Ben Walker – Gorgeous (singer-songwriter)
self released, 2014, DD & CD album, 49m 19s
£7.99 DD $15 CAD CD
Idiom, style and musical history are important to all of the releases in this roundup, but to none more than to Gorgeous. To Ben Walker the question of style is one to be asked in respect of every song, in the same way as key and tempo, and one that should be answered with the same technical accuracy. There is a very sophisticated and erudite use of idiom at the centre of his creative practice, and his songs are crafted in thorough, rigorous detail, but they are nevertheless expressive rather than rhetorical. There is a refusal of any attempt to ‘persuade’ the listener, letting each song sink or swim on its own terms in a way that is as self-effacing as the sometimes jarringly honest production. Humour and irony are an integral part of the lyrical content: the sardonically glamourised banality of ‘Ipswich’, the overtly jokey ‘So Hard’, or the observational absurdities of ‘Biscuit Festival’ and ‘Vegeburgers’ are all striking examples, but there’s wit in every line, and I don’t hear any of these pieces as comic songs. They are simply songs that were written by someone with a sense of humour. There’s an almost punk aesthetic in the unadorned directness of the performances and recordings, even in the playfully ersatz jazz standard ‘Gorgeous’, or the harmonically shapely bluegrass of ‘Broad Daylight’; but the default stylistic position, when Walker is not paying well-informed homage to some other tradition, is a take on the kind of literate, jazz-inflected pop espoused by Steely Dan. That Walker does not have access to that band’s production budgets or world-class session players doesn’t hamper him in any way however, just the opposite: there’s a simplicity in the way his material is presented that showcases the work of composition, while the songs’ realisation fades transparently into the background. And each song bears the detailed scrutiny this invites; every instrumental obbligato, every passing chord, every lyrical assonance or wry pun is precisely judged and aesthetically exact. This music articulates Walker’s subjectivity with the kind of particularity that can only be achieved by someone who knows their language inside out, who has reflectively examined their own practice with an unflinching eye and pared away all the flab. I sometimes get the impression quite a lot has been pared away that I might have enjoyed, but it’s better to edit ruthlessly than self-indulgently, and what’s left is as irreducible as the deftly outlined characters and situations that inhabit the songs. I should declare my interest, and admit that he gave me some of my first playing opportunities when I got serious about playing music myself, but Ben Walker is the real deal, an artist that creates because he has no other option, and Gorgeous finds him at the top of his game. Simply superb.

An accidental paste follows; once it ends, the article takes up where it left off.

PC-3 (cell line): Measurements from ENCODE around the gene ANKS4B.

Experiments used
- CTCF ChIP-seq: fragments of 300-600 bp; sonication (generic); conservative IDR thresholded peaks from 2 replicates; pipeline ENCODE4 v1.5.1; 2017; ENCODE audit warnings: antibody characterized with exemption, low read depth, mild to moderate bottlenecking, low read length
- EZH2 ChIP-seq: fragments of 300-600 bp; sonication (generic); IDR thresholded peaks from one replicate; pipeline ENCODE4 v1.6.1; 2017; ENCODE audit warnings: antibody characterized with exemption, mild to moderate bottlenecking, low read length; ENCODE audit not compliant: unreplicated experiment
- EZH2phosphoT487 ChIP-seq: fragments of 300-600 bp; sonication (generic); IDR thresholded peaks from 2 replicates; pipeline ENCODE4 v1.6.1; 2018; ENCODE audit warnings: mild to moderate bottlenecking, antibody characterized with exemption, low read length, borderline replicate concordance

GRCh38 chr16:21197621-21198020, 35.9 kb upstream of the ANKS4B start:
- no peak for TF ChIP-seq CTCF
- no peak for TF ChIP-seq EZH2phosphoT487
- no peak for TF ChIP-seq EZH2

Electro Deluxe – Home (funk)
Stardown E2L005, 2013, DD & CD album, 50m 29s
€9.99 DD €15 CD